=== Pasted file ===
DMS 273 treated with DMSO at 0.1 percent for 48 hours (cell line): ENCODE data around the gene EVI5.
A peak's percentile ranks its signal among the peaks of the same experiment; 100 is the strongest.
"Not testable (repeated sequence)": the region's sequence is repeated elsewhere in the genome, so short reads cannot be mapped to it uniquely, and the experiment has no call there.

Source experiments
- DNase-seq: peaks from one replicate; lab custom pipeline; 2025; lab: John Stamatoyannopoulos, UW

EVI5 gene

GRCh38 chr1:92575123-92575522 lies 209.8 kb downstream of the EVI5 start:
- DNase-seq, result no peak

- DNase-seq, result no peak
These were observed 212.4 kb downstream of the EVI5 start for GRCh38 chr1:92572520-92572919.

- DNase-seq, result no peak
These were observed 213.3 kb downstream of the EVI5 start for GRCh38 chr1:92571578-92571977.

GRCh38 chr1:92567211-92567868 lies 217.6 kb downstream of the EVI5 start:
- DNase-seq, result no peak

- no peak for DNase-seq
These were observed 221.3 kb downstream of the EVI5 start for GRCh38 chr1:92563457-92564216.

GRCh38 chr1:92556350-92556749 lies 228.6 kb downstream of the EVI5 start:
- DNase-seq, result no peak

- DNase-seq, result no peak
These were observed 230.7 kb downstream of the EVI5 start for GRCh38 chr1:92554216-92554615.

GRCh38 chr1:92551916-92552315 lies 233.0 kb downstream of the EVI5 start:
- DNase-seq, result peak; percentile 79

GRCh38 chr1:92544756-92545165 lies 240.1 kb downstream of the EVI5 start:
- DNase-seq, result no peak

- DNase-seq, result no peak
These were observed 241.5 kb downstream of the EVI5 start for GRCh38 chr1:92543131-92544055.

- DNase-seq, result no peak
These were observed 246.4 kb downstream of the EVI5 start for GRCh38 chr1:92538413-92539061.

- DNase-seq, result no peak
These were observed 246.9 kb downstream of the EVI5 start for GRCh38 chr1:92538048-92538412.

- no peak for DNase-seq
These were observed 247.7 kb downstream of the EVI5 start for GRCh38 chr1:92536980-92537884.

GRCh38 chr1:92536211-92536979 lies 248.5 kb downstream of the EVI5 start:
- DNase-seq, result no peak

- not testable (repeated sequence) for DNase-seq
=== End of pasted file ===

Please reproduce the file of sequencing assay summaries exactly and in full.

DMS 273 treated with DMSO at 0.1 percent for 48 hours (cell line): ENCODE data around the gene EVI5.
A peak's percentile ranks its signal among the peaks of the same experiment; 100 is the strongest.
"Not testable (repeated sequence)": the region's sequence is repeated elsewhere in the genome, so short reads cannot be mapped to it uniquely, and the experiment has no call there.

Source experiments
- DNase-seq: peaks from one replicate; lab custom pipeline; 2025; lab: John Stamatoyannopoulos, UW

EVI5 gene

GRCh38 chr1:92575123-92575522 lies 209.8 kb downstream of the EVI5 start:
- DNase-seq, result no peak

- DNase-seq, result no peak
These were observed 212.4 kb downstream of the EVI5 start for GRCh38 chr1:92572520-92572919.

- DNase-seq, result no peak
These were observed 213.3 kb downstream of the EVI5 start for GRCh38 chr1:92571578-92571977.

GRCh38 chr1:92567211-92567868 lies 217.6 kb downstream of the EVI5 start:
- DNase-seq, result no peak

- no peak for DNase-seq
These were observed 221.3 kb downstream of the EVI5 start for GRCh38 chr1:92563457-92564216.

GRCh38 chr1:92556350-92556749 lies 228.6 kb downstream of the EVI5 start:
- DNase-seq, result no peak

- DNase-seq, result no peak
These were observed 230.7 kb downstream of the EVI5 start for GRCh38 chr1:92554216-92554615.

GRCh38 chr1:92551916-92552315 lies 233.0 kb downstream of the EVI5 start:
- DNase-seq, result peak; percentile 79

GRCh38 chr1:92544756-92545165 lies 240.1 kb downstream of the EVI5 start:
- DNase-seq, result no peak

- DNase-seq, result no peak
These were observed 241.5 kb downstream of the EVI5 start for GRCh38 chr1:92543131-92544055.

- DNase-seq, result no peak
These were observed 246.4 kb downstream of the EVI5 start for GRCh38 chr1:92538413-92539061.

- DNase-seq, result no peak
These were observed 246.9 kb downstream of the EVI5 start for GRCh38 chr1:92538048-92538412.

- no peak for DNase-seq
These were observed 247.7 kb downstream of the EVI5 start for GRCh38 chr1:92536980-92537884.

GRCh38 chr1:92536211-92536979 lies 248.5 kb downstream of the EVI5 start:
- DNase-seq, result no peak

- not testable (repeated sequence) for DNase-seq